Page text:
Eric Sahlström’s 100th birthday in Uppsala

Saturday’s packed agenda began with the 11am dedication of a museum exhibit about Eric at the Upplandsmuseet, in an upstairs room with central spiral staircase, a space that was really not designed with extreme overflow in mind. Outside, musicians were assembling for the spelmanståg, though in this case a tåg is a parade rather than a train. We all processed from the museum to the central station, grouped into batches of maybe 30 musicians with the groups spaced a ways apart, to improve our chances both of playing together and of crossing streets safely. We stopped in the main square where we could gather en masse and play a few tunes all together, and then we also gathered for a final few tunes with everyone together at the big square near the station. Much of our route was through pedestrian streets, but at the crossings I did see some entertainingly incredulous drivers who were Not Amused by having to wait for even a partial parade of nyckelharpas.

Here’s a tiny video snippet of Mungalåten, courtesy of Mills and his iPhone.

The rest of the day’s events were held at the Uppsala Konsert & Kongress (UKK). The first concert of the afternoon, I Erics kök (In Eric’s kitchen), was built around the concept of recreating the atmosphere of sitting around a kitchen table, telling stories and playing tunes. It featured an all-star lineup of a couple dozen musical luminaries with stories to tell about Eric. Unfortunately, it was being announced as “all full” by the time we arrived at the building, so we settled in for our picnic lunch instead. After lunch I found that the usual overflow-crowd rules did still apply: you can stand in the doorway, and after a bit it’ll be your turn to edge farther into the room and watch a little. Though, despite mics I was still not really able to hear any of the talking, and the tunes seemed few and far between. So I retained mostly the impression that Eric sure had a gigantic kitchen table!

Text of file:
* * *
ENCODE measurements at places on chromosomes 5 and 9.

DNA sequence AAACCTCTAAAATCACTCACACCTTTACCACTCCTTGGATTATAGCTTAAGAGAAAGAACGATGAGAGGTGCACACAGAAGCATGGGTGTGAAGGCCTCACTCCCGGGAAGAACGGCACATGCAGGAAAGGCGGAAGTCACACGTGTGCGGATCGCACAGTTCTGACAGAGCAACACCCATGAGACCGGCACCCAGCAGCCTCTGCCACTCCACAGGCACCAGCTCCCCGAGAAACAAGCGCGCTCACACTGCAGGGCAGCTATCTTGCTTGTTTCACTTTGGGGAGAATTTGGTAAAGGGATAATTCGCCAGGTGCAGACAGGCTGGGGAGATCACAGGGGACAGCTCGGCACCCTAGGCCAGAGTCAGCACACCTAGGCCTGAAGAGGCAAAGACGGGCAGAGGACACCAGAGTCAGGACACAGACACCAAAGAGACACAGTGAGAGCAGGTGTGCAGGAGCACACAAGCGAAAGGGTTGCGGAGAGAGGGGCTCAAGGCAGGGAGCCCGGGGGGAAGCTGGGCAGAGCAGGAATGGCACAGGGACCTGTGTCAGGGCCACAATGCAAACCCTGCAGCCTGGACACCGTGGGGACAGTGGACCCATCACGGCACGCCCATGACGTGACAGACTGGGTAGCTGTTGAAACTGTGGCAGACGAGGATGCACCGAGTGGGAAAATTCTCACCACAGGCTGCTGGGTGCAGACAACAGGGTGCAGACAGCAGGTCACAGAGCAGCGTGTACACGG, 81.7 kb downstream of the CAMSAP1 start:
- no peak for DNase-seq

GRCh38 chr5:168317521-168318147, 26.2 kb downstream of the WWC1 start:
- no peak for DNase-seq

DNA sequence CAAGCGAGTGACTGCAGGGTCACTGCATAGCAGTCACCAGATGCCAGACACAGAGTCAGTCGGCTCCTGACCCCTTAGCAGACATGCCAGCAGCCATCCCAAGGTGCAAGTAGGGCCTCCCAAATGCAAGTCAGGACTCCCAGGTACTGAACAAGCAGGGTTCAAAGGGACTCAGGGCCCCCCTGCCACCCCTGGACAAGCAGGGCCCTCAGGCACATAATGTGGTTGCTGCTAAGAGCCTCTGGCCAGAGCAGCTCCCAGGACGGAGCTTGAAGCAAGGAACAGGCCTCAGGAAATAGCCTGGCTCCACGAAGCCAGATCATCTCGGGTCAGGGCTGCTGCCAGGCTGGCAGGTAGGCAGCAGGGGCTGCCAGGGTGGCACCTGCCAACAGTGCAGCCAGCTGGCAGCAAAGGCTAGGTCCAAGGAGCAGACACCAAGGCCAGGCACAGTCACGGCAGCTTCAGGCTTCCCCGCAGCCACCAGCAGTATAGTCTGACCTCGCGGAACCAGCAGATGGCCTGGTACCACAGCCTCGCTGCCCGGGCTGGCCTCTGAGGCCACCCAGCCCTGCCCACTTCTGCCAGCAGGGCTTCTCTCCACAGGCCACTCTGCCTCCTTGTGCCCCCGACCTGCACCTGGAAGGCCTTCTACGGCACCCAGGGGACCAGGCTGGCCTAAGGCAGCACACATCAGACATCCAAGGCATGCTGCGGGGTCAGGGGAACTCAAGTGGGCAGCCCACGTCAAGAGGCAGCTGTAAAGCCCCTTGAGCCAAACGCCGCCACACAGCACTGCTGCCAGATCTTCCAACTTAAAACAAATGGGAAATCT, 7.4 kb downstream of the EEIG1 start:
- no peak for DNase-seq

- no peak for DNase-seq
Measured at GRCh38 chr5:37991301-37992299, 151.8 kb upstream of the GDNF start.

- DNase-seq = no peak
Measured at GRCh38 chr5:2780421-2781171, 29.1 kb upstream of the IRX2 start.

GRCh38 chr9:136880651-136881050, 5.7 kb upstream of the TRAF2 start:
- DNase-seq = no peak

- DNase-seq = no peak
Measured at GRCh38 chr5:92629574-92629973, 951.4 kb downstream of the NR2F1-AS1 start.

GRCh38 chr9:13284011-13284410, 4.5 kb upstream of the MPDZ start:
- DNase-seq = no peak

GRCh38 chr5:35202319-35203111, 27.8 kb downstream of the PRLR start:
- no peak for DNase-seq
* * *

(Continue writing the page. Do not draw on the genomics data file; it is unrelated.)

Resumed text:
The centerpiece of the day was the Jubileumsgala concert, which was fabulous. Some solo and duo performances, some interviews of musicians and local politicians by the celebrity host, sets by bands Bazar Blå, Hedningarna, and Väsen, some collages of video footage sent in from afar, and a grand finale featuring a stageful of kids with pint-sized nyckelharpas. It seemed like pretty much all of the best nyckelharpa players in the world made appearances (I hope I’m not inadvertently insulting someone else brilliant who should be springing to mind), and the entire show was skillfully crafted. I kept thinking, hey, we should stay in Sweden for a year and study with these folks!

Thanks to all the many people who worked so hard to bring us a spectacular celebration!

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